National Army Museum, Waiouru, New Zealand : Military History & Army War Museum

Killed in Action Gallipoli

Pte Murray, Sir George Grey Collection, Auckland Libraries

Private R Murray, Sir George Grey Collection, Auckland Libraries

8/1293 Private Reginald George Murray of the Otago Infantry Battalion was tragically killed by a Turkish sniper on 28th April 1915 at Gallipoli.

Reginald Murray was born in Otaki on 4 April 1889 and attended school locally before finding a job as a painter.

He enlisted at Trentham Camp on 22 October 1914 along with his brother Lindsay. Both were in the Otago Infantry Battalion and embarked on 14 December 1914 aboard the Willochra for Suez, Egypt.

Life at Zeitoun Camp, Egypt, was a mixture of tough training and visits to Cairo, which was a short train ride away. The training was interrupted by patrolling the Suez Canal and in early April, preparations were made for embarkation to Lemnos and then Gallipoli.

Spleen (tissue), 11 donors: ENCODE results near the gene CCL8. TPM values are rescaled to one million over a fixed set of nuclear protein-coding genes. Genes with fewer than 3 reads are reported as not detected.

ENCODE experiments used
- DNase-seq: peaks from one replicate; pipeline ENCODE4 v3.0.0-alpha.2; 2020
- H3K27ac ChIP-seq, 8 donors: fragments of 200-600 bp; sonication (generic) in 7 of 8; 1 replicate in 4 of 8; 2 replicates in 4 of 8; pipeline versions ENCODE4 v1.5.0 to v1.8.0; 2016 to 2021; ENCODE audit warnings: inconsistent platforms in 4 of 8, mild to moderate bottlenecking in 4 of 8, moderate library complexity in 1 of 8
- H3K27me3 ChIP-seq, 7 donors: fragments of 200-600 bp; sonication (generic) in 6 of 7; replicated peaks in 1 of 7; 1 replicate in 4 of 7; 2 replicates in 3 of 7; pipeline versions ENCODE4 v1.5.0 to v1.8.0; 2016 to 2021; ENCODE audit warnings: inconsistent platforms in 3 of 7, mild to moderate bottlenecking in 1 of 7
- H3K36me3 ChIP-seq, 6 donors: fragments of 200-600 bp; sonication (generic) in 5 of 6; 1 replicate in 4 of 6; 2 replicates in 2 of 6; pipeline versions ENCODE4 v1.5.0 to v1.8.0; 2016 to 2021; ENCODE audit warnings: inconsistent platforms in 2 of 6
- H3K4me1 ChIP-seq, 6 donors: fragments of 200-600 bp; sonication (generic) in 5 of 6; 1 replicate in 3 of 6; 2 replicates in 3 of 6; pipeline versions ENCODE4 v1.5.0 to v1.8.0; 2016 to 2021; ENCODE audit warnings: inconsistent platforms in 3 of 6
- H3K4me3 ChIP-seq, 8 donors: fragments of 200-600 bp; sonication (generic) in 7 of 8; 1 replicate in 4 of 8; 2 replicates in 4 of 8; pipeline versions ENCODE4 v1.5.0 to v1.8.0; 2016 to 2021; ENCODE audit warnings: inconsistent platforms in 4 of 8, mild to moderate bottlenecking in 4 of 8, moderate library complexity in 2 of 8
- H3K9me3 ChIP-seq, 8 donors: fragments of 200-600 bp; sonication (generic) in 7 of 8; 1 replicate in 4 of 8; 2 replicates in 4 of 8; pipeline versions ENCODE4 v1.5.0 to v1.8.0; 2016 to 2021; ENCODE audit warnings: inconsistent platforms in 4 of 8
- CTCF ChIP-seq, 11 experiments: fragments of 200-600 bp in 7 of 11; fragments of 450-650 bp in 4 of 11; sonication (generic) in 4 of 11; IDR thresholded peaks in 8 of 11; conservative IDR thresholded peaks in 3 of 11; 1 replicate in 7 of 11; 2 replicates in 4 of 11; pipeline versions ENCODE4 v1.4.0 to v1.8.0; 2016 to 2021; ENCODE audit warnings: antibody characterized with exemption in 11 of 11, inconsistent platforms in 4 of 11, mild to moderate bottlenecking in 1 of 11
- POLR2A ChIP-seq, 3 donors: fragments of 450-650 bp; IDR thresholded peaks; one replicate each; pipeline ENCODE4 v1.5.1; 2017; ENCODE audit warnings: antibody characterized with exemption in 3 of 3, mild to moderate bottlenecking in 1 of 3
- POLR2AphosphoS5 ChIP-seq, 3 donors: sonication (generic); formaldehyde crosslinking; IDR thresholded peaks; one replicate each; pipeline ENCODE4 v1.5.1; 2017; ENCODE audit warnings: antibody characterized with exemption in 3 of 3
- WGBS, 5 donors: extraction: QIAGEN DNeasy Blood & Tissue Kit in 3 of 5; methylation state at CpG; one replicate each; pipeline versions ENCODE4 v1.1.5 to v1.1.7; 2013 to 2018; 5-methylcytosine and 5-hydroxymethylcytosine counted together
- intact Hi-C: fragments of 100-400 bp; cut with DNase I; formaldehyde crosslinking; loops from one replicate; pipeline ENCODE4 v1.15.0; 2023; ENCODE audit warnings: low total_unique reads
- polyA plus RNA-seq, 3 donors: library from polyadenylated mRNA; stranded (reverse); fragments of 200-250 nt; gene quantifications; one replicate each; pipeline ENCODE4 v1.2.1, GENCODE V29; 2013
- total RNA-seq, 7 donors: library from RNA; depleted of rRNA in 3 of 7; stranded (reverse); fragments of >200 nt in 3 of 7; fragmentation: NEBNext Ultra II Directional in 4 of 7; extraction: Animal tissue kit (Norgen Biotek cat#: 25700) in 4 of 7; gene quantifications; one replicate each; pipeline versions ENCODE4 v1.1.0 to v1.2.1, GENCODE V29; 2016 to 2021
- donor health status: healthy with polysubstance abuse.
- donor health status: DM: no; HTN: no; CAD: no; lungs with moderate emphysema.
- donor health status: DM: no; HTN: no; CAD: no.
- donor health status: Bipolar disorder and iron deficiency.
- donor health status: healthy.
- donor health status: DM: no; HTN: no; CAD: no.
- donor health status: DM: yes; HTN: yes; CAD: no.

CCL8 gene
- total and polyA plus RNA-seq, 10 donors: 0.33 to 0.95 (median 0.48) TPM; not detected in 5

Private Reginald Murray's KGV Memorial Plaque

Private Reginald Murray’s KGV Memorial Plaque

On 25 April 1915, the Otago Battalion went ashore around 2.30pm and by 4.00pm were all on the beach and made their way to ‘dig in’ on Plugge’s Plateau, coming under heavy Turkish fire throughout the afternoon. For the next few days, the Otago boys resolutely held their position. For Reginald Murray and the other men of the 8th Southland Company, they moved from Walker’s Ridge to fill a ‘gap’ in the firing line between Russell’s Top and Pope’s Hill, with Turkish snipers being particularly active in this area.

On 28 April, a party was organised to bury 50 Australians lying on the beach in the vicinity of Fisherman’s Hut. Reginald Murray was instructed to go and fetch water and while he was carrying the water, possibly to the burial party, he was shot and killed by a Turkish sniper. He was 26 years old. 8/377 Captain William Fleming, Commanding Officer of the 8th Southland Company ensured that his personal effects were sent home.

Today, Private Reginald Murray is commemorated on the Lone Pine Memorial, Gallipoli, Turkey, Panel 75. His brother Lindsay would survive the war and return to Otaki. The National Army Museum holds his KGV Memorial Plaque on display in our Medal Repository.